Featured in this article:
- Two Bills Would Regulate North Carolina Online Sportsbooks
- The Bills Have Bipartisan Support and are Identical
- Up to 12 Online Operators Could Receive Sportsbook Licenses
North Carolina lawmakers are debating whether to regulate online sportsbooks. Two years ago, the state allowed retail sportsbooks at its tribal casinos. However, those casinos are located in the remote western part of the state. For most North Carolinians, placing bets at those locations is inconvenient at best.
Now, politicians in both the state House and Senate introduced bills to bring online sportsbook operators into the fold. With neighboring Virginia and Tennessee cashing in on mobile bettors, the Tar Heel state may not be far behind.
What Is in North Carolina Online Sportsbook Bills?
In a good sign for supporters of regulated betting, the House and Senate bills are identical. The sponsors of HB631 and SB688 hope to minimize conflict between competing proposals. Such debates sunk Ohio’s last attempt to regulate betting and negatively impacted Georgia’s chances of legalization.
Likewise, regulated North Carolina online sportsbooks enjoy bipartisan support. The Senate bill is co-sponsored by Senators Jim Perry (R-Kinston) and Paul Lowe (D-Winston Salem). The two are specifically pitching regulation to support educational funding. However, their proposal contains a relatively low 8% tax rate on betting revenue.
Other details of the bills include:
- Between 10 and 12 online sportsbook operator licenses.
- A one-time $500,000 licensing fee.
- Renewal fees of $100,000.
- Allowing bets on professional, collegiate, amateur, and electronic sports.
Additional rules for what bets are allowed would be determined by the North Carolina Educational Lottery Commission. The minimum age for gambling in North Carolina is 21.
Proceeds From Regulated Sportsbooks
Supporters believe the North Carolina online sportsbook market could bring in up to $50 million per year. However, a more expansive gambling reform could up the state’s revenues towards the billions.
Right now, North Carolina’s gambling market is limited to the state lottery and the three tribal casinos in the western mountains. A lottery-funded study into building more casinos and regulating various types of gambling showed staggering potential.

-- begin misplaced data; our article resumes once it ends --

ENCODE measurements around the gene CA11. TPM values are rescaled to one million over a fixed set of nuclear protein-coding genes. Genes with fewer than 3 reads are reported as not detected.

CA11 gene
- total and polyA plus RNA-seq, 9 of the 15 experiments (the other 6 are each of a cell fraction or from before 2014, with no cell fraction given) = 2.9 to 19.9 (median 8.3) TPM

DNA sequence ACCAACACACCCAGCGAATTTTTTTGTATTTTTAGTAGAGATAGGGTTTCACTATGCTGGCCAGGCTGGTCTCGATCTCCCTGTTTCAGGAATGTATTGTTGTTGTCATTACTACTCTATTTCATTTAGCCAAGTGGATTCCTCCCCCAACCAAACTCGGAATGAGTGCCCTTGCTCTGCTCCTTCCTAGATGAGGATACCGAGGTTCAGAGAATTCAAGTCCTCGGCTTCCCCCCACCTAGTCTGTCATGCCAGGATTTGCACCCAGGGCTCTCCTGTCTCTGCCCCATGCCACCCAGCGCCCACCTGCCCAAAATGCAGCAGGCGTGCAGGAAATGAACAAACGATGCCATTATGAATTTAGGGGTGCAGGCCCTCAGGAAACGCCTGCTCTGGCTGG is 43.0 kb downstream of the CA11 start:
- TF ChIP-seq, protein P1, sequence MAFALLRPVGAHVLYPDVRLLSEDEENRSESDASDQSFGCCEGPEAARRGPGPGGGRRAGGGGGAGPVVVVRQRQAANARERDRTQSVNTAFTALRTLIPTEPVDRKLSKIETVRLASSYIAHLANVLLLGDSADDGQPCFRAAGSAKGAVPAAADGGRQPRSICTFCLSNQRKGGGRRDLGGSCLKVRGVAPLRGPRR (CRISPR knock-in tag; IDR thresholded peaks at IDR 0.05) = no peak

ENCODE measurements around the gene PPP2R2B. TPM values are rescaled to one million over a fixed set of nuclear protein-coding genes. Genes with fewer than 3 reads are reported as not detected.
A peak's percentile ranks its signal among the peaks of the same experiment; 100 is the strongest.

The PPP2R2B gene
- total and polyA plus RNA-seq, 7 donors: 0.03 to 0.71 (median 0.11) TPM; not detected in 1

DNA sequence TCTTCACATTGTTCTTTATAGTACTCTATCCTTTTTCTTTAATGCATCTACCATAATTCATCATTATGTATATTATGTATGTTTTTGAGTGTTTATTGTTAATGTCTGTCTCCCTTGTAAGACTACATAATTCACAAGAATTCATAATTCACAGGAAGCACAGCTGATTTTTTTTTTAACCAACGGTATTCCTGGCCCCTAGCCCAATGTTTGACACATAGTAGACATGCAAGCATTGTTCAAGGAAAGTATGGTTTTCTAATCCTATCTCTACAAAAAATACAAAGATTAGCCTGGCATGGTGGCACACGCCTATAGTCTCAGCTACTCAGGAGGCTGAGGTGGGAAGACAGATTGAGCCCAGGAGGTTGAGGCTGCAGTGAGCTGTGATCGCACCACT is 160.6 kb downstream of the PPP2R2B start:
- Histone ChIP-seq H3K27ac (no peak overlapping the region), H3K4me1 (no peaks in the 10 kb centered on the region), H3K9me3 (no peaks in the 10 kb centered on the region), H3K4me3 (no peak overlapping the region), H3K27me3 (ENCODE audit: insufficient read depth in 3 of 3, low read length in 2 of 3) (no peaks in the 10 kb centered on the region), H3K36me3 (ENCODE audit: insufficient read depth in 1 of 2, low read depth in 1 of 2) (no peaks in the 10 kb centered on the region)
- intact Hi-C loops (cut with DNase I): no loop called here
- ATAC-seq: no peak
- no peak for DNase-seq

The types of gambling the study considered legalizing included:
- Nine commercial casinos spread throughout North Carolina.
- Allowing retail sportsbooks at all new casinos.
- Regulating online sportsbooks.
- Video poker at non-casino locations like bars and rest stops.
- Pari-mutuel horse racing.
- Internet lottery ticket sales.
- Online real money casino gaming.
By allowing the full suite of gambling options, North Carolina could add $5 billion in revenue within five years. For now, lawmakers are only considering bills to regulate online sportsbooks.
What’s Next For North Carolina Online Sportsbooks?
Because of the bipartisan support, the two North Carolina online sportsbooks bills have a strong future. The 2021 legislative session runs through July 2, so there is plenty of time to discuss regulation.
Unlike other states, it does not appear the state’s Native American gaming compact is an impediment to legalization. It is unclear how the purely commercial sportsbook expansion would impact the Cherokee Tribe and their casinos. One method could be offering the Tribe preferred online operator licenses. Sharing a new and growing pie amongst all stakeholders may provide a path towards regulation.
Both bills need to pass through multiple readings and what will surely be a lively amendment process. However, starting with identical, bipartisan bills makes passage more likely. Regulated North Carolina online sportsbooks could be running by the middle of this fall’s NFL season.